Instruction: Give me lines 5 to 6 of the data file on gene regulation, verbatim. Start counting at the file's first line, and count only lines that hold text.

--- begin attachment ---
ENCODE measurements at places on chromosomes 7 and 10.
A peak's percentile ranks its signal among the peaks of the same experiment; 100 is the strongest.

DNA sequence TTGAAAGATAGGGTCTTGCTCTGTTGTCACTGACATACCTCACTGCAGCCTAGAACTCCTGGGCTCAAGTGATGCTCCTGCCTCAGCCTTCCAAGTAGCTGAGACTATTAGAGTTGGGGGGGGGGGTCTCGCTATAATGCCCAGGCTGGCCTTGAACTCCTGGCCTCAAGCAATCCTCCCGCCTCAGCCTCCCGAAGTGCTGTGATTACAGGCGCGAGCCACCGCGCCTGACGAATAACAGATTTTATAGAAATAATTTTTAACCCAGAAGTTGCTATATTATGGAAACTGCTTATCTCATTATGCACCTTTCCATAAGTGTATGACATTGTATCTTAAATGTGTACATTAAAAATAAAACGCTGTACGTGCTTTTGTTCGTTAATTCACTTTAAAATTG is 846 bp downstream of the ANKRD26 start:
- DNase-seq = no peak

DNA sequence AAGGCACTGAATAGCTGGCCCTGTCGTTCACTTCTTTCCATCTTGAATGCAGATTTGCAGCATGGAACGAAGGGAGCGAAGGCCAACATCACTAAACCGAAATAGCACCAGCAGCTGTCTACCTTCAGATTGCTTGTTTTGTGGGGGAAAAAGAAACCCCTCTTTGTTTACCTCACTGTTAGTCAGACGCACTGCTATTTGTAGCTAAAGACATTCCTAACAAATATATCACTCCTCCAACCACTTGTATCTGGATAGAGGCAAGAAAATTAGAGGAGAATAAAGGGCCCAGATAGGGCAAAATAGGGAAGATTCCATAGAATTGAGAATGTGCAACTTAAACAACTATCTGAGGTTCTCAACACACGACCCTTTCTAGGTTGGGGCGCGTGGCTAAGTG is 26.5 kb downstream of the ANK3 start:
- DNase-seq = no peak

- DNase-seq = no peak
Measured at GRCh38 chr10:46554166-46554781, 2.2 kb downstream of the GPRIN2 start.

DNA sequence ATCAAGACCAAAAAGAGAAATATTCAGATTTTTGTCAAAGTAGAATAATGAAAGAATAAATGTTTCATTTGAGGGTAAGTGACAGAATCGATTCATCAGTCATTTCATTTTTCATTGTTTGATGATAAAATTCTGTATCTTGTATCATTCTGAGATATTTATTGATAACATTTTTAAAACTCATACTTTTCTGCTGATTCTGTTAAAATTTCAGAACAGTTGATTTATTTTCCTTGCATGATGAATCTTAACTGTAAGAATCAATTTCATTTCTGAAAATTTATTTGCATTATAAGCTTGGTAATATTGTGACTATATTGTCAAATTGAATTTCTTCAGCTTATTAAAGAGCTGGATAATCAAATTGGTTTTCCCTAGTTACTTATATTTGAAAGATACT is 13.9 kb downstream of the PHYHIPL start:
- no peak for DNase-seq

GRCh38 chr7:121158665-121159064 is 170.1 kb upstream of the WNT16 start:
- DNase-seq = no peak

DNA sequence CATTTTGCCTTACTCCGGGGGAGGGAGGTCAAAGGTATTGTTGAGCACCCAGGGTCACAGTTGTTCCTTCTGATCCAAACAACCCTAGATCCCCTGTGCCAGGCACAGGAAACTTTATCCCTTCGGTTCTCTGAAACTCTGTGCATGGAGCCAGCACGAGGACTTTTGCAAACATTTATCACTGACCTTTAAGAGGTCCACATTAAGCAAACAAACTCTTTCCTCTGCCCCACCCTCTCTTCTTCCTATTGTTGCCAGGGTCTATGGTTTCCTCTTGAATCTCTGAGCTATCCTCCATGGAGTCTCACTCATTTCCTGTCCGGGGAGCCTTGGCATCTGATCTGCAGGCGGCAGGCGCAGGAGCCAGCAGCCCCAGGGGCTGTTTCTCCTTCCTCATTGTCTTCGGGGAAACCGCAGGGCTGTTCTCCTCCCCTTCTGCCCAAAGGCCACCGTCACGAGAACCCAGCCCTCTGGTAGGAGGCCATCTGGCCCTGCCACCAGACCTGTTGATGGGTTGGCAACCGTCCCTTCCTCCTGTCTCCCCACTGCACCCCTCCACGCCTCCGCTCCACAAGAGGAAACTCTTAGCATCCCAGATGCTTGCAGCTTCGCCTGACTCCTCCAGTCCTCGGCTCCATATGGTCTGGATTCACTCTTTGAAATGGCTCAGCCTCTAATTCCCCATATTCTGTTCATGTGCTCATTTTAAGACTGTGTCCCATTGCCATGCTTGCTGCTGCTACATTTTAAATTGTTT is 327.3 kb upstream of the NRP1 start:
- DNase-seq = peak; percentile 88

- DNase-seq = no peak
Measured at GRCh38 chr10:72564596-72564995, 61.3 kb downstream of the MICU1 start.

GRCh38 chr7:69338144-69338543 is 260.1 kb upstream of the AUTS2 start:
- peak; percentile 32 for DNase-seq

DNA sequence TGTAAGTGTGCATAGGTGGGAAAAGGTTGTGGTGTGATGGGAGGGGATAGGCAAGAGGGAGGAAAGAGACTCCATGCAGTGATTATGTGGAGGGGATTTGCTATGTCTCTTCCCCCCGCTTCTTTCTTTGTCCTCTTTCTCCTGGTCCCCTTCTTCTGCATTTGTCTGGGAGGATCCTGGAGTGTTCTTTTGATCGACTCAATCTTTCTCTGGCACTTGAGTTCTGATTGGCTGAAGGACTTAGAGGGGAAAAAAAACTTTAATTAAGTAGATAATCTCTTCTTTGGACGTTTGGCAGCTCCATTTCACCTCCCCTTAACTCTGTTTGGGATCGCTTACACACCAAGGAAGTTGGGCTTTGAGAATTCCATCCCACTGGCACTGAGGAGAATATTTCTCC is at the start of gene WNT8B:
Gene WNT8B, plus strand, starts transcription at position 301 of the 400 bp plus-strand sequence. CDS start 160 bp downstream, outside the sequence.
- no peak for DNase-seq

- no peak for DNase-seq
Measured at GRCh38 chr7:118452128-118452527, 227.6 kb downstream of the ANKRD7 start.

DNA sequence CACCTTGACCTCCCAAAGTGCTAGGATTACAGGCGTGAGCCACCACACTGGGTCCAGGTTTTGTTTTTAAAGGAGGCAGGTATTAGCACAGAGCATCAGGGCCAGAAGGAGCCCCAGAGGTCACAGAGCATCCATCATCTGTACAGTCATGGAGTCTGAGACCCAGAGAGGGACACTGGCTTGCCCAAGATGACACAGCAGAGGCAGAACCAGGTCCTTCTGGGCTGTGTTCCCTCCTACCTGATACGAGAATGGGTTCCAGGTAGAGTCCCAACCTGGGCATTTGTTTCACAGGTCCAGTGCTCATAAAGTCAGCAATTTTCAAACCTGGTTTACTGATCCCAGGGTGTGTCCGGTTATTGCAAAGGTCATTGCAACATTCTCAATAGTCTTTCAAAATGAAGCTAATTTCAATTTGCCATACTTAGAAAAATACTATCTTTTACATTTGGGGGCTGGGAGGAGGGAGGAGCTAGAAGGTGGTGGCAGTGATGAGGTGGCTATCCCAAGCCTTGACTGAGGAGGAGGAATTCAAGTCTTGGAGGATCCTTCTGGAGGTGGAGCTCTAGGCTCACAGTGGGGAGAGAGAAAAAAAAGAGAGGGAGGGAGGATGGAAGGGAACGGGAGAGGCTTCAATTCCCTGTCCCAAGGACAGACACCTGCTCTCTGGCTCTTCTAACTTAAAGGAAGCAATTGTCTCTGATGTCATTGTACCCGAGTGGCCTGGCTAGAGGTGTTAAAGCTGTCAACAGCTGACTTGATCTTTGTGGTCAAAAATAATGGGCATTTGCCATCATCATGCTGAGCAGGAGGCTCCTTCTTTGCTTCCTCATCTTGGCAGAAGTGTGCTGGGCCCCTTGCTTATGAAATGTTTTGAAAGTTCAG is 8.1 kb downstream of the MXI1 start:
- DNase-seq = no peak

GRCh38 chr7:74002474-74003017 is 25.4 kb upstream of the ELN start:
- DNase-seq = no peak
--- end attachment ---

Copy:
DNA sequence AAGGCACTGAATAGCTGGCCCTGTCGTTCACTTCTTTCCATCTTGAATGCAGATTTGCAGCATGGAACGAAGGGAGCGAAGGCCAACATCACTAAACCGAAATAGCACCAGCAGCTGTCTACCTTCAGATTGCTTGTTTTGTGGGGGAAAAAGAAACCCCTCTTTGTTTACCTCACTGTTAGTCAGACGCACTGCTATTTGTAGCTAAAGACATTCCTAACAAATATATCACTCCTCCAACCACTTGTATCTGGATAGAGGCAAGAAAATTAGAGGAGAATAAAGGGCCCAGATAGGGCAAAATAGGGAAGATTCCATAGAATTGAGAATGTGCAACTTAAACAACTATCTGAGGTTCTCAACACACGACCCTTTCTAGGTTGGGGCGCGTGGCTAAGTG is 26.5 kb downstream of the ANK3 start:
- DNase-seq = no peak